Search giant Google’s reported revenues were up 3pc to US$5.5bn for the second quarter, despite trading in one of the most challenging economic environments in several decades.
The company, which is increasingly becoming a competitor against Microsoft in the software space and has even revealed plans to create its own operating system Chrome OS, reported a net profit of US$1.48bn, up from US$1.25bn during Q2 last year.
Traffic acquisition costs totalled US$1.45bn, or 27pc of total revenue.
Google-owned sites generated revenues of US$3.65bn, or 66pc of total revenues.
The company’s partner sites through its AdSense programme generated revenues of US$1.6bn, up 2pc on last year.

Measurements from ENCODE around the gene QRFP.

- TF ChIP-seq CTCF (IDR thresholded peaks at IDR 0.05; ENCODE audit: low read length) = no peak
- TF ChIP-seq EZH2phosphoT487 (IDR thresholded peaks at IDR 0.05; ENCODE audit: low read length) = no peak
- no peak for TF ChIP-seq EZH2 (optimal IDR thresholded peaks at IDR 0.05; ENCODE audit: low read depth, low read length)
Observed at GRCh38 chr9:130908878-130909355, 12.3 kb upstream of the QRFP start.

Revenues from outside the US totalled US$2.9bn, representing 53pc of total revenues.
"Google had a very good quarter, especially given the continued macro-economic downturn,” said Google CEO, Eric Schmidt.
“While most of the world’s largest economies shrank, Google’s year-over-year revenues were up 3pc. These results highlight the enduring strength of our business model and our responsible efforts to manage expenses in a way that puts us in a good position for the economic upturn, when it occurs.
“We remain focused on investing in technical innovation to drive growth in our core and new businesses,” Schmidt added.
By John Kennedy
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